Search Results

You are looking at 1 - 2 of 2 items for

  • Author or Editor: R. Salas x
  • Refine by Access: All Content x
Clear All Modify Search
Jörg Schwinger, Jerry F. Tjiputra, Christoph Heinze, Laurent Bopp, James R. Christian, Marion Gehlen, Tatiana Ilyina, Chris D. Jones, David Salas-Mélia, Joachim Segschneider, Roland Séférian, and Ian Totterdell


Carbon cycle feedbacks are usually categorized into carbon–concentration and carbon–climate feedbacks, which arise owing to increasing atmospheric CO2 concentration and changing physical climate. Both feedbacks are often assumed to operate independently: that is, the total feedback can be expressed as the sum of two independent carbon fluxes that are functions of atmospheric CO2 and climate change, respectively. For phase 5 of the Coupled Model Intercomparison Project (CMIP5), radiatively and biogeochemically coupled simulations have been undertaken to better understand carbon cycle feedback processes. Results show that the sum of total ocean carbon uptake in the radiatively and biogeochemically coupled experiments is consistently larger by 19–58 petagrams of carbon (Pg C) than the uptake found in the fully coupled model runs. This nonlinearity is small compared to the total ocean carbon uptake (533–676 Pg C), but it is of the same order as the carbon–climate feedback. The weakening of ocean circulation and mixing with climate change makes the largest contribution to the nonlinear carbon cycle response since carbon transport to depth is suppressed in the fully relative to the biogeochemically coupled simulations, while the radiatively coupled experiment mainly measures the loss of near-surface carbon owing to warming of the ocean. Sea ice retreat and seawater carbon chemistry contribute less to the simulated nonlinearity. The authors’ results indicate that estimates of the ocean carbon–climate feedback derived from “warming only” (radiatively coupled) simulations may underestimate the reduction of ocean carbon uptake in a warm climate high CO2 world.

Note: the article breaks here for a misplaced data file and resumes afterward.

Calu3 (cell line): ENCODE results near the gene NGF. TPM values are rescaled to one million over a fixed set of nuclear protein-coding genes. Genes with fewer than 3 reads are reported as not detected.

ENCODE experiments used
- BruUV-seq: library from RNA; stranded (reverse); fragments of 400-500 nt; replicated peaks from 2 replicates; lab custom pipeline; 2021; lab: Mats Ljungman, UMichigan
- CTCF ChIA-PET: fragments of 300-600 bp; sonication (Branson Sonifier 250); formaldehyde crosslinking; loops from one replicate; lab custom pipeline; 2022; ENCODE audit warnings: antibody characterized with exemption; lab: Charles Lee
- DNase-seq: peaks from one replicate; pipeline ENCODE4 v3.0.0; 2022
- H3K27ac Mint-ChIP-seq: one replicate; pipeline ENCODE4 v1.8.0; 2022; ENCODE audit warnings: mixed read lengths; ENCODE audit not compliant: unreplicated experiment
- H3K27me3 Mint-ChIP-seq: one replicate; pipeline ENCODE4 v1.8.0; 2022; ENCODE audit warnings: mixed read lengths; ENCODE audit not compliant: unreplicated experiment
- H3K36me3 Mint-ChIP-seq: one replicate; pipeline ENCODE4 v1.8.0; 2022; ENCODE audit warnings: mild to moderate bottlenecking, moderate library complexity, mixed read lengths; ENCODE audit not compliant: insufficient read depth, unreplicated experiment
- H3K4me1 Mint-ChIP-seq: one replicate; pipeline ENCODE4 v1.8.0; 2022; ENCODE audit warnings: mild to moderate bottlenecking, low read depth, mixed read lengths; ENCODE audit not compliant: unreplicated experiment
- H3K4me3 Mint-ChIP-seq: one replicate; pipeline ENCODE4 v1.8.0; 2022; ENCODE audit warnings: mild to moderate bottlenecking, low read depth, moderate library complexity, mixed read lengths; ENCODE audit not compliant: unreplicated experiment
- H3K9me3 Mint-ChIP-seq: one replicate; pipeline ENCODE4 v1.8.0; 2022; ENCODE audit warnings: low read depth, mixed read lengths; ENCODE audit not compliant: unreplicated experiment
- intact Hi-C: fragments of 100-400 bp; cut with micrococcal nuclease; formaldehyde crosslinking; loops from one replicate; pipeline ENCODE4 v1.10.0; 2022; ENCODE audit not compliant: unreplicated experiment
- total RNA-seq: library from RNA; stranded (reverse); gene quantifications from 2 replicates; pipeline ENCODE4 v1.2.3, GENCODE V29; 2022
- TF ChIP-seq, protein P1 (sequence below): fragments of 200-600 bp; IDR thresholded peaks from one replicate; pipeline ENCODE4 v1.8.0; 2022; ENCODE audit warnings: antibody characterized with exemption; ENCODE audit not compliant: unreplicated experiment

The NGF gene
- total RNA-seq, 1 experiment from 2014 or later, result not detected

Full access
J. C. Doran, S. Abbott, J. Archuleta, X. Bian, J. Chow, R. L. Coulter, S. F. J. de Wekker, S. Edgerton, S. Elliott, A. Fernandez, J. D. Fast, J. M. Hubbe, C. King, D. Langley, J. Leach, J. T. Lee, T. J. Martin, D. Martinez, J. L. Martinez, G. Mercado, V. Mora, M. Mulhearn, J. L. Pena, R. Petty, W. Porch, C. Russell, R. Salas, J. D. Shannon, W. J. Shaw, G. Sosa, L. Tellier, B. Templeman, J. G. Watson, R. White, C. D. Whiteman, and D. Wolfe

A boundary layer field experiment in the Mexico City basin during the period 24 February–22 March 1997 is described. A total of six sites were instrumented. At four of the sites, 915-MHz radar wind profilers were deployed and radiosondes were released five times per day. Two of these sites also had sodars collocated with the profilers. Radiosondes were released twice per day at a fifth site to the south of the basin, and rawinsondes were flown from another location to the northeast of the city three times per day. Mixed layers grew to depths of 2500–3500 m, with a rapid period of growth beginning shortly before noon and lasting for several hours. Significant differences between the mixed-layer temperatures in the basin and outside the basin were observed. Three thermally and topographically driven flow patterns were observed that are consistent with previously hypothesized topographical and thermal forcing mechanisms. Despite these features, the circulation patterns in the basin important for the transport and diffusion of air pollutants show less day-to-day regularity than had been anticipated on the basis of Mexico City's tropical location, high altitude and strong insolation, and topographical setting.

Full access